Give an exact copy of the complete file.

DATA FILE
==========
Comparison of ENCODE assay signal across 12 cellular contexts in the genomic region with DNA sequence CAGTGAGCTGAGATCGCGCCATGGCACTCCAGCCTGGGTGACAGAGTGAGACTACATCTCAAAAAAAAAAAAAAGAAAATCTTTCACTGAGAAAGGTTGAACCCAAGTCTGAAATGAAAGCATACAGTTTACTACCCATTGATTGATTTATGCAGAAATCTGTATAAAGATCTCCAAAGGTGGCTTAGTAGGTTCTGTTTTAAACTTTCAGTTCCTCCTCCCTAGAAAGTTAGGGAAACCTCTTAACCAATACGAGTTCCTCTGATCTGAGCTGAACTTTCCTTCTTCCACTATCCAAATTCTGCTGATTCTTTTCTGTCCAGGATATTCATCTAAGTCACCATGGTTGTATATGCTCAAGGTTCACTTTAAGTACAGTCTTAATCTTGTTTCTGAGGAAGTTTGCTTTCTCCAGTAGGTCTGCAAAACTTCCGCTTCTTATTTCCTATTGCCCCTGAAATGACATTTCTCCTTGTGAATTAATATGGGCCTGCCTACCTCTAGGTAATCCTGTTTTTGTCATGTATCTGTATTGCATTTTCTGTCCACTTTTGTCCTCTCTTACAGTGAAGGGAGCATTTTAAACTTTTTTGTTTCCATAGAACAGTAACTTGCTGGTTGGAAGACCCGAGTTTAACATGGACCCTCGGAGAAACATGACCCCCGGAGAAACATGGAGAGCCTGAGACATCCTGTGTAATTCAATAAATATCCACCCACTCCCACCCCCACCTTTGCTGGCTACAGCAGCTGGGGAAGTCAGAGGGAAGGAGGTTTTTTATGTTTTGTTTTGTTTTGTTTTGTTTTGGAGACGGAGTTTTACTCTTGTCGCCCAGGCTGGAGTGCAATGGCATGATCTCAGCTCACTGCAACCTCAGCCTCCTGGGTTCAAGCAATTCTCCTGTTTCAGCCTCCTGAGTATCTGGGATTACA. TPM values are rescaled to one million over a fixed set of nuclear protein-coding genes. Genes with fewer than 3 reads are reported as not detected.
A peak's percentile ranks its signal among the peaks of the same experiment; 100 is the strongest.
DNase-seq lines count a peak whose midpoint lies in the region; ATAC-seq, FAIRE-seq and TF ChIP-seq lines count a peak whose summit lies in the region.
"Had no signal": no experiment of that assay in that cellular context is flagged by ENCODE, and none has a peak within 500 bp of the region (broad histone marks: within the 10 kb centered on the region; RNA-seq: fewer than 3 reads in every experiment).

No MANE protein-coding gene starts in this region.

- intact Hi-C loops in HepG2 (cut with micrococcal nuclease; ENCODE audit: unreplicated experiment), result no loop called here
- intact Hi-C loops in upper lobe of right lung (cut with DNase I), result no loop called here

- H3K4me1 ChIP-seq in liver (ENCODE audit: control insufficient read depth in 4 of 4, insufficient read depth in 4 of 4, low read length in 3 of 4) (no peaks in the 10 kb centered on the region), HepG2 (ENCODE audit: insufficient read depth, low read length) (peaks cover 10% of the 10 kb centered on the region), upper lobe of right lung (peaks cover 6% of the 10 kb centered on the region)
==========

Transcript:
Comparison of ENCODE assay signal across 12 cellular contexts in the genomic region with DNA sequence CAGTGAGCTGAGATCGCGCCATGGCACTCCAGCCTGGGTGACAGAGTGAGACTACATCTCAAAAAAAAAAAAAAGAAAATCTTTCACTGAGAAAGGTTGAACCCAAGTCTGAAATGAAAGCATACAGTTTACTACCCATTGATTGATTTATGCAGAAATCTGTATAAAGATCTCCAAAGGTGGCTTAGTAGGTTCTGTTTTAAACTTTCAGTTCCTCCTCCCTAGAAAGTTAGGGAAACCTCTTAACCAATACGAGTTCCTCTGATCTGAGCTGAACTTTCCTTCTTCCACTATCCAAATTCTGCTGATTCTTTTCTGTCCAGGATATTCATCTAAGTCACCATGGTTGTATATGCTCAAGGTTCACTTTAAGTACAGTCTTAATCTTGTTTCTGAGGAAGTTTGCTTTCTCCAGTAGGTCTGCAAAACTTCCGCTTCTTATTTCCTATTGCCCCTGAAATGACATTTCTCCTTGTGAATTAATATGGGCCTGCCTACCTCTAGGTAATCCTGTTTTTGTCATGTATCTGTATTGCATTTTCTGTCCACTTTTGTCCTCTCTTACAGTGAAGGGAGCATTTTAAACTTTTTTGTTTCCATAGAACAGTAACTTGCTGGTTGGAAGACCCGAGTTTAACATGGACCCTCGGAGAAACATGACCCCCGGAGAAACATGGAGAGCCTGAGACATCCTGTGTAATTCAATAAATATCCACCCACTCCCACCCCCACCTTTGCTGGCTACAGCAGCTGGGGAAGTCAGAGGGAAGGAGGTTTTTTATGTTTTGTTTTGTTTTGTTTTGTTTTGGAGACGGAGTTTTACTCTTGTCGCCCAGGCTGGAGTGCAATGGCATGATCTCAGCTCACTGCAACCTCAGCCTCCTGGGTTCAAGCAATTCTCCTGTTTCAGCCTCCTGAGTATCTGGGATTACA. TPM values are rescaled to one million over a fixed set of nuclear protein-coding genes. Genes with fewer than 3 reads are reported as not detected.
A peak's percentile ranks its signal among the peaks of the same experiment; 100 is the strongest.
DNase-seq lines count a peak whose midpoint lies in the region; ATAC-seq, FAIRE-seq and TF ChIP-seq lines count a peak whose summit lies in the region.
"Had no signal": no experiment of that assay in that cellular context is flagged by ENCODE, and none has a peak within 500 bp of the region (broad histone marks: within the 10 kb centered on the region; RNA-seq: fewer than 3 reads in every experiment).

No MANE protein-coding gene starts in this region.

- intact Hi-C loops in HepG2 (cut with micrococcal nuclease; ENCODE audit: unreplicated experiment), result no loop called here
- intact Hi-C loops in upper lobe of right lung (cut with DNase I), result no loop called here

- H3K4me1 ChIP-seq in liver (ENCODE audit: control insufficient read depth in 4 of 4, insufficient read depth in 4 of 4, low read length in 3 of 4) (no peaks in the 10 kb centered on the region), HepG2 (ENCODE audit: insufficient read depth, low read length) (peaks cover 10% of the 10 kb centered on the region), upper lobe of right lung (peaks cover 6% of the 10 kb centered on the region)